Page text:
Thursday, 26 December 2013

Feed Me Well, Or Don't Feed Me At All

I have been strangely inspired to write by a friend's bad experience in a restaurant.

I eat out very rarely. Apart from it simply not being in the budget, it's neither necessary nor convenient. The closest decent restaurant is a 45 minute drive. When I do go out it's normally to visit friends, at their homes. So they cook. I work from home. I'm a good cook, my husband is a good cook, and my sons are good cooks. All in all, eating out is currently not a big thing in my life.

But if I do eat out I expect good food. And good service. I only eat fast food in extremis, and consequently, it's not cheap for us to eat out. When I'm spending $50-100 on a meal it'd bloody well better be good.

For a start I do not wish to eat something I could cook better myself. This applies to the vast majority of hot plain vegetables, BTW, so I hardly ever order them.

In fact, I really don't want to eat something I can cook myself anyway. I tend to chooses dishes that I wouldn't have at home. Unfortunately, I have had a taste of very fine cuisine and my standards are quite high.

Which is not to say I insist on posh food. Not at all. I love fish and chips and I'm perfectly content with a decent steak or even a really excellent burger.

The point is, whatever it is, it had better be good, it had better be served well, in an appropriate amount of time, and it had better not cost an arm and a leg. That is to say it should be worth what I pay for it.

I have voiced these views many times over the years, and usually people agree with me. When they don't it's normally because their lifestyle involves eating poor food out of necessity, i.e. business trips with insufficient expenses, long drives away from civilization, unpredictable hours, whatever. They suffer and suck it up.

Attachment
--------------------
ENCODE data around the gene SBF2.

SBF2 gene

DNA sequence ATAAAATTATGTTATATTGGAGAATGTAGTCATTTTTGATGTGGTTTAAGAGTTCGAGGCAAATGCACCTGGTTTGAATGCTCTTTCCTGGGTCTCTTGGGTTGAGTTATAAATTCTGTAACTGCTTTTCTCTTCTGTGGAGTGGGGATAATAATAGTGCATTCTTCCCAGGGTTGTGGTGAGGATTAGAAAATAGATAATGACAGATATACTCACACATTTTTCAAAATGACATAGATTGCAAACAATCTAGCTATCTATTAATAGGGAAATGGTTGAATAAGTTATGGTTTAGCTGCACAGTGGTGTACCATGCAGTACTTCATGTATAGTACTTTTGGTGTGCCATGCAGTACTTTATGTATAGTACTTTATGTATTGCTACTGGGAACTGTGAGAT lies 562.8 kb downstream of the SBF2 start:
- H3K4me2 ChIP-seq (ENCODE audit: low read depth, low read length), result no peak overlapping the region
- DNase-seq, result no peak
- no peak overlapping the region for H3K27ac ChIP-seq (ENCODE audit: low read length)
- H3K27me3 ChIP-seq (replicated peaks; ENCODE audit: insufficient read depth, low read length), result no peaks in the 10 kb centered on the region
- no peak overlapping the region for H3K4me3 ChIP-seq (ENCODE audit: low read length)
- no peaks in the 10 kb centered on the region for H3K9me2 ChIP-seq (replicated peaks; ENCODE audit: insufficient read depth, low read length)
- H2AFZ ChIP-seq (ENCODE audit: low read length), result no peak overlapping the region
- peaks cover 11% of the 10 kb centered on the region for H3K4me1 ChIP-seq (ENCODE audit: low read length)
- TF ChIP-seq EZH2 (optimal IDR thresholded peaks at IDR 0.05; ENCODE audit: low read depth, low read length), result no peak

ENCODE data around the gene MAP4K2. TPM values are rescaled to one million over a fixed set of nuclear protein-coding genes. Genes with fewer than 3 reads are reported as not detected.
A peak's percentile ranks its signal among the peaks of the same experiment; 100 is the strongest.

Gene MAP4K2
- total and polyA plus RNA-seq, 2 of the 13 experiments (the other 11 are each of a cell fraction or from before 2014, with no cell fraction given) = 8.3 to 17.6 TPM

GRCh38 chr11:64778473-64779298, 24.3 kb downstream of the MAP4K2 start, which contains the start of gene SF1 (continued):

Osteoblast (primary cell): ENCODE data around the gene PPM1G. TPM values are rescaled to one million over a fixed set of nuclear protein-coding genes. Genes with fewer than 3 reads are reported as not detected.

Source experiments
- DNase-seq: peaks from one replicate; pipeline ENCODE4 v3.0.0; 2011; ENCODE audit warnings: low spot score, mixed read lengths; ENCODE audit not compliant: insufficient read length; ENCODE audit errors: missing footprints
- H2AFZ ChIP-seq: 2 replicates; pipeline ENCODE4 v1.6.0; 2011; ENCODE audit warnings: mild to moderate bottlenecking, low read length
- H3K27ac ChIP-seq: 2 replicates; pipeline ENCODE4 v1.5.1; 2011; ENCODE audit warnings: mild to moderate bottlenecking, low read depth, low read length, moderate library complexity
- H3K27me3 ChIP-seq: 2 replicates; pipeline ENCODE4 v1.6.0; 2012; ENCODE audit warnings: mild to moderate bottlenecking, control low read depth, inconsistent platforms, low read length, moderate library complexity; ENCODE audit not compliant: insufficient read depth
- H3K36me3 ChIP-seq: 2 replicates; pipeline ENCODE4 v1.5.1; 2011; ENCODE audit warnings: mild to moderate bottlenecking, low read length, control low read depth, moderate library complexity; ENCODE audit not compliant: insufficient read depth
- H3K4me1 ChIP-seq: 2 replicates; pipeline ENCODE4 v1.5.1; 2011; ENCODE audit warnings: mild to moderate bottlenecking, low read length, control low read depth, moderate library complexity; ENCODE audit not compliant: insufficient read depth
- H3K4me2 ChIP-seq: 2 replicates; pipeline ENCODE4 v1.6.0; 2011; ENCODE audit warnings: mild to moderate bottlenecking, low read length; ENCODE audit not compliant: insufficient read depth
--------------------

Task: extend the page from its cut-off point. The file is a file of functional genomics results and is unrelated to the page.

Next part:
Occasionally the objection I get is that I should be grateful I have enough to eat, as so many people in the world don't.

This is a very silly objection. If I were poor and starving I'd be grateful for a bowl of rice, and I'd probably enjoy it. When you are incredibly hungry some very ordinary things taste great.

But I'm not poor and starving. If I eat bad food it doesn't help the poor and starving. It doesn't help me either.

In fact as is common here in the decadent west, I'm financially comfortable and overfed. So it makes absolutely no sense for me to eat bad food. I will not starve if I reject something on the grounds of quality, and therefore I can sensibly do so.

There is no logic whatsoever in eating bad food. So I refuse to do so. I won't eat just because it's there. I don't need the calories. I won't eat just for something to do, and I certainly won't eat when I'm not actually hungry.

Now, then if in the situation that even though I am reasonably hungry, and I've travelled some distance to your restaurant, and you put bad food in front of me, I am not going to eat it. Because I'm paying for that. At least 5 times what it would have cost me to cook it at home. Which, generally speaking, as I said, with a few exceptions, I'm perfectly capable of.